Old Photos: Soviet Medicine

The World’s Most Socialized Medicine.

With paramedics, polyclinics and plastic bone banks everybody gets free care in the USSR.

In the 1919 when the newly launched Soviet Union was threatened by a plague of louse-borne typhus, Vladimir Illyich Lenin bluntly warned his countrymen: “Either the lice defeat socialism or socialism defeats the lice.” The USSR survived the lice and in the half century since has built to most massive system of the national health care ever known, still based on Lenin’s logical, if unsentimental premise: Russia needs her workers, and a sick worker cannot work.

From birth do death the Soviet citizen is followed by a dossier of his health history. He may get production line preventive treatment without leaving his post at school, factory, farm or office. If he is sick but can walk, he goes to a polyclinic, one of thousands of free, all-purpose infirmaries. At least in the cities there are doctors aplenty. Of the world’s 2.5 million physicians, 500,000 – or one in five – are Russians. (The U.S. by comparison has 309,000 M.D.s, for a population 85% as large. Another half million trained medical assistants called feldshers supplement the doctors, particularly in the vast, thinly settled rural outlands.

The system has flaws. To achieve quantity, the quality of treatment often suffers. Hospital sanitation is spotty at best. Anesthetics and modern equipment are often unavailable and most advanced drugs have to be imported. Dentistry is painfully old-fashioned. Medical education considered as a whole, is not up to U.S. standards (I would argue with that. M.V). But the Soviet goal is a lifetime health care for everyone, and any enterprise that ambitious is bound to have failings.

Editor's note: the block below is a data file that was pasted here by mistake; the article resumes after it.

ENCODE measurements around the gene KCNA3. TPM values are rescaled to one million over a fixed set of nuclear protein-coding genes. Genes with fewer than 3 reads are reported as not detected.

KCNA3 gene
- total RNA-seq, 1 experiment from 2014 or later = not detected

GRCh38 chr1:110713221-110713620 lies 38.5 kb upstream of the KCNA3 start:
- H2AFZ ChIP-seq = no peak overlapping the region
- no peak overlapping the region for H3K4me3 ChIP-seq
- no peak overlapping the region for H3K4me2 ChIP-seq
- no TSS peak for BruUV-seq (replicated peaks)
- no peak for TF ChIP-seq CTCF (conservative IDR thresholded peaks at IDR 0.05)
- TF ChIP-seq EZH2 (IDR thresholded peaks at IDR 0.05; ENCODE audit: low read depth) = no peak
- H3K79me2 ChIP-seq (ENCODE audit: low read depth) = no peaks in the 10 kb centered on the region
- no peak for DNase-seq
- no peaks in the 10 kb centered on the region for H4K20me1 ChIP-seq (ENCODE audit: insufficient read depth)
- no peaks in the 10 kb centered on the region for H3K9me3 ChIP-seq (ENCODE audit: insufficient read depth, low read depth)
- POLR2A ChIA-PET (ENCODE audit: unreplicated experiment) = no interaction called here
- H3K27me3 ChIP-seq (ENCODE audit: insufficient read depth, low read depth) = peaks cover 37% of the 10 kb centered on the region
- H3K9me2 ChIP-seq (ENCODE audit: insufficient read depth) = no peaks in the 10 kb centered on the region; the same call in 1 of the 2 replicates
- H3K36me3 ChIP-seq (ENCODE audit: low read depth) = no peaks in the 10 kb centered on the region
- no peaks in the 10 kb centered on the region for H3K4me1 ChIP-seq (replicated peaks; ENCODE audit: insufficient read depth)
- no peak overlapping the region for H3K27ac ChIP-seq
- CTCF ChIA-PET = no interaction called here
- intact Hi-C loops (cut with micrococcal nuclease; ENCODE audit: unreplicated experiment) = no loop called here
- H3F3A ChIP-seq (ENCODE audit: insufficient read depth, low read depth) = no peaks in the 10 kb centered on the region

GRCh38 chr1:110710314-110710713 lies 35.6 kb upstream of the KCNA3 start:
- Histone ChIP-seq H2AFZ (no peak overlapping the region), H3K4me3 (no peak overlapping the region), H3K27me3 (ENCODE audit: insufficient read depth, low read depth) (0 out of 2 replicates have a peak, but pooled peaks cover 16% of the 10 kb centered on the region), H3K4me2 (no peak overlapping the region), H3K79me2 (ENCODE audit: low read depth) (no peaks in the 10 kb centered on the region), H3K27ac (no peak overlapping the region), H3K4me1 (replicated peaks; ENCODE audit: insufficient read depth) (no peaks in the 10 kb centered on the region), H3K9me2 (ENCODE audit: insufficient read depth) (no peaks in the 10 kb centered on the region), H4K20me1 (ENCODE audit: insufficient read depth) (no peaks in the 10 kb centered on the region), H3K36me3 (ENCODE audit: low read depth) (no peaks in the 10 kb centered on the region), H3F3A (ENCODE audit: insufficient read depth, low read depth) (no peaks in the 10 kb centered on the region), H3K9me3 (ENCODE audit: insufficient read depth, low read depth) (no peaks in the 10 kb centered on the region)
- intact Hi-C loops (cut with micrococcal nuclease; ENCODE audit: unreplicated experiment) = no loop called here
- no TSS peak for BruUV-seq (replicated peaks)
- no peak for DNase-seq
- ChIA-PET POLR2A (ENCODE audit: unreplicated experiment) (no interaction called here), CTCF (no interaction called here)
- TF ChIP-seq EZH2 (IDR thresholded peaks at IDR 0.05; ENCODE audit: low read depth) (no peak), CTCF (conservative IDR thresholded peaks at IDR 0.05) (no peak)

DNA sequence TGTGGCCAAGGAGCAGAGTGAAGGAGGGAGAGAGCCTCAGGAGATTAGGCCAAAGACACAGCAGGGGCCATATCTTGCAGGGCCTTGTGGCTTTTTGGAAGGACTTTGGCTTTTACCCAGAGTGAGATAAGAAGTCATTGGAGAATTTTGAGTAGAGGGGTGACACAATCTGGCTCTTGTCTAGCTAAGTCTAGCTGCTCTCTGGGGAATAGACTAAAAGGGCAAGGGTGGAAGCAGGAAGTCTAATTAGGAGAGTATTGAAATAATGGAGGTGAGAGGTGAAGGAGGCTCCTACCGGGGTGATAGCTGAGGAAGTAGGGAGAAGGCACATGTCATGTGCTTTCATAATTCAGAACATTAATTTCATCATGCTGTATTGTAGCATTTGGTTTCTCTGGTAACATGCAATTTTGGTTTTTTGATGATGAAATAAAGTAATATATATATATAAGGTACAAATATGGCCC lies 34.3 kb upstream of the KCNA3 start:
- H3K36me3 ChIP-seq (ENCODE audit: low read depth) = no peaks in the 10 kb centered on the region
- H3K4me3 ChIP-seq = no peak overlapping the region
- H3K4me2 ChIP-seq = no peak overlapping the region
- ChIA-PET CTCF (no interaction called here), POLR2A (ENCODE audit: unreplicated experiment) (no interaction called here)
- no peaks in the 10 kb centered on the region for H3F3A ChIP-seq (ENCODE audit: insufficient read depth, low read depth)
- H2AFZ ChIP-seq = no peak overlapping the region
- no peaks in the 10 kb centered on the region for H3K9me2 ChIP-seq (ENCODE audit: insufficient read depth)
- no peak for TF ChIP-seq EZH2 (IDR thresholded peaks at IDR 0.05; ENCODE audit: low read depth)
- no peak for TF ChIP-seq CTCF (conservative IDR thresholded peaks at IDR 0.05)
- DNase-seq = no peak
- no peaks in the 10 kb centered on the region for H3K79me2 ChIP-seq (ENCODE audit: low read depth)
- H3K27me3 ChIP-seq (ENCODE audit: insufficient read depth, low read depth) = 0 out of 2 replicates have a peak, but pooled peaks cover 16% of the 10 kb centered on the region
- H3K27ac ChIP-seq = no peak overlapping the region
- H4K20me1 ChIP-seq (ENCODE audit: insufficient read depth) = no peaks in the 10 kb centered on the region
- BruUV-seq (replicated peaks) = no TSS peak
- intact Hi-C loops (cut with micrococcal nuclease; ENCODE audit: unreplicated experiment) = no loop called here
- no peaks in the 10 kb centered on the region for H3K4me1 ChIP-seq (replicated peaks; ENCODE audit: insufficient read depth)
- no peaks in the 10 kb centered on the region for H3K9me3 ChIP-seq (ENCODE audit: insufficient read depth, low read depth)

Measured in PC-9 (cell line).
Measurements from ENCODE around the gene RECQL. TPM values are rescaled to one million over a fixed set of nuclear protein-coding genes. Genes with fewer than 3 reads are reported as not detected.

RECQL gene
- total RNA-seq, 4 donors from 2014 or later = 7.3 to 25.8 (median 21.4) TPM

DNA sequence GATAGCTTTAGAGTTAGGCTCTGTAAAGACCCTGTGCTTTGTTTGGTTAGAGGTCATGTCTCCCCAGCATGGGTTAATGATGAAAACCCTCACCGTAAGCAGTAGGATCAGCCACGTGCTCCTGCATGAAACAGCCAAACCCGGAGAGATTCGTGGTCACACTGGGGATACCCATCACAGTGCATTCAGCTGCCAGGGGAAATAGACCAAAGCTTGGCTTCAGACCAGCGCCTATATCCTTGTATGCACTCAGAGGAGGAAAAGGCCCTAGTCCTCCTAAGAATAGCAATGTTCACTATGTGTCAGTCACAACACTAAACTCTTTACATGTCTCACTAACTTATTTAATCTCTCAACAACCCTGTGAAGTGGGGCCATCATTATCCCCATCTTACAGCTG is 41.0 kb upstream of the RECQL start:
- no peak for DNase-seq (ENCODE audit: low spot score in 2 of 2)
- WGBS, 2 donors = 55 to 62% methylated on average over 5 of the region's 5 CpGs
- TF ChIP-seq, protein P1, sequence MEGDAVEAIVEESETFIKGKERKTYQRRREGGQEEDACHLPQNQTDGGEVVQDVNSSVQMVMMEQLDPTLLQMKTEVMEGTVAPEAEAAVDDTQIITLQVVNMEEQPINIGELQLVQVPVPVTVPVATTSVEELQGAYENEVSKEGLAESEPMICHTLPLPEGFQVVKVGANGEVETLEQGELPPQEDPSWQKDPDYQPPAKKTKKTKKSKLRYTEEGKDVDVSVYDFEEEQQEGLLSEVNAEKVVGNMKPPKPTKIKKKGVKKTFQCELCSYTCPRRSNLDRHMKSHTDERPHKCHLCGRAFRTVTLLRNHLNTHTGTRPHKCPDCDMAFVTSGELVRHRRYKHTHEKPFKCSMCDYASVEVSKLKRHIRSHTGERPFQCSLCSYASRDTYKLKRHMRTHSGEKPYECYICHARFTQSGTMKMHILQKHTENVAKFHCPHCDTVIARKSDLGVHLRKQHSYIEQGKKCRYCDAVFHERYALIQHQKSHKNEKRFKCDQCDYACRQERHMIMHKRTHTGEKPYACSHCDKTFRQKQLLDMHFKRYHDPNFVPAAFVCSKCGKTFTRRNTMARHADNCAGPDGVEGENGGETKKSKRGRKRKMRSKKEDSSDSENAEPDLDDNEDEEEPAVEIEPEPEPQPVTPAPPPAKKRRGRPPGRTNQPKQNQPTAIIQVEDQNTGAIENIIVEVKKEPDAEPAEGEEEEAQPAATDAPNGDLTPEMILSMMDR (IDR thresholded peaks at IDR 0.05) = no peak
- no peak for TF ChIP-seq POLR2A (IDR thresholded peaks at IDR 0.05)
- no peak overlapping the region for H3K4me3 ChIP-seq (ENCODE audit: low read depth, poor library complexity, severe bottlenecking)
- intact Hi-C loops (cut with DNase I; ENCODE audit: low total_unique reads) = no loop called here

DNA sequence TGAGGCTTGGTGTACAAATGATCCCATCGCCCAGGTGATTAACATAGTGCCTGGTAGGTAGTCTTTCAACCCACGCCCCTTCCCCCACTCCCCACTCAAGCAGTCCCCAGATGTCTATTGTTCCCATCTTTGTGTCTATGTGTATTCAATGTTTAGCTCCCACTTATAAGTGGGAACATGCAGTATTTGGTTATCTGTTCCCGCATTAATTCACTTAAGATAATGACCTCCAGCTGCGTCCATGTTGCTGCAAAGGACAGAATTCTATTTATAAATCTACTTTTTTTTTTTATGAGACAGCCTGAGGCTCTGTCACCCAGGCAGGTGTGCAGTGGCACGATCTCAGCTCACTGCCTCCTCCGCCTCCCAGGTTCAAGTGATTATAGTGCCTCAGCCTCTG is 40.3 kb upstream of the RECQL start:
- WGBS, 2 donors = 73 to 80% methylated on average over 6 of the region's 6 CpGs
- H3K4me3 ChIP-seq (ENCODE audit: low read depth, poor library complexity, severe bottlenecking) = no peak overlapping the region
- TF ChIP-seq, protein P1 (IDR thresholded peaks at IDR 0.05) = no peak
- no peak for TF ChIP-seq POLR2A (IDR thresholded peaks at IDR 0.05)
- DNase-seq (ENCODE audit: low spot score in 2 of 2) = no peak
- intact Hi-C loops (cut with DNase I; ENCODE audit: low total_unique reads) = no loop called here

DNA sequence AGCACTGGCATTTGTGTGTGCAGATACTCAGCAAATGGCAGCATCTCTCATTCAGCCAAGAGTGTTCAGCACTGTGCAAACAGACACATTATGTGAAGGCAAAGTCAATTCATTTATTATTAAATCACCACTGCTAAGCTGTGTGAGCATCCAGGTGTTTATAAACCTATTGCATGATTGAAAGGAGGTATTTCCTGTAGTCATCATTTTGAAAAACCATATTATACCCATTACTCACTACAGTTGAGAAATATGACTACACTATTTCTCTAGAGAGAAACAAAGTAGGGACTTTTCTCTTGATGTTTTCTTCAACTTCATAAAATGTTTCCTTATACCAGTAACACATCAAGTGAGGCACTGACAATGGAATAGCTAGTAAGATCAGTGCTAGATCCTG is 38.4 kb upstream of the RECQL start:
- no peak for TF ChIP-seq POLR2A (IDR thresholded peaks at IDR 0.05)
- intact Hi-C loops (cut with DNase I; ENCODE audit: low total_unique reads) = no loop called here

Life Magazine, January 23, 1970

For some real-life hospital photos check out my earlier post.

The role of women in the Soviet Medicine - 70% of all doctors are female -is glorified in posters like this one outside of free clinic. ©Time Inc.Bill Ray.



Check up and vaccination during the school hours. There is no escape from good health. ©Time Inc.Bill Ray.

Privacy-schmivacy. Everything is done in front of the class.©Time Inc.Bill Ray.

Factory workers get on-the-spot treatment from a team of feldshers and staff nurses without ever leaving their factory.©Time Inc.Bill Ray.

Notice everyone is pretending there is no lady in the uniform with a heavy case standing in front of them. That’s Moscow subway for you.

Maria Lobanova, the duty feldsher at one of the 59 aid stations in the Moscow subway system, answers an emergency call down the line.©Time Inc.Bill Ray.

A medical professional is making a house-call. On foot. In the snow. Still smiling.©Time Inc.Bill Ray.

Muscovite mothers-to-be do breathing exercises to prepare for natural childbirth. Except in special cases all Soviet women use this (painful) method.©Time Inc.Bill Ray.

Children's hospital.©Time Inc.Bill Ray.

A Moscow specialist selects a suitable bone from a collection encased in plastic. This method of preservation was developed in the Soviet Union.©Time Inc.Bill Ray.

  • I Travel for JOOLS

    “To achieve quantity, the quality of treatment often suffers.”

    Exactly where we’re headed.

  • Gal Noir

    Everybody gets free care–free lousy care, that is. I had to laugh, “To achieve quantity, the quality of treatment often suffers. Hospital sanitation is spotty at best.” As if this is a small problem. That sentence trumps everything.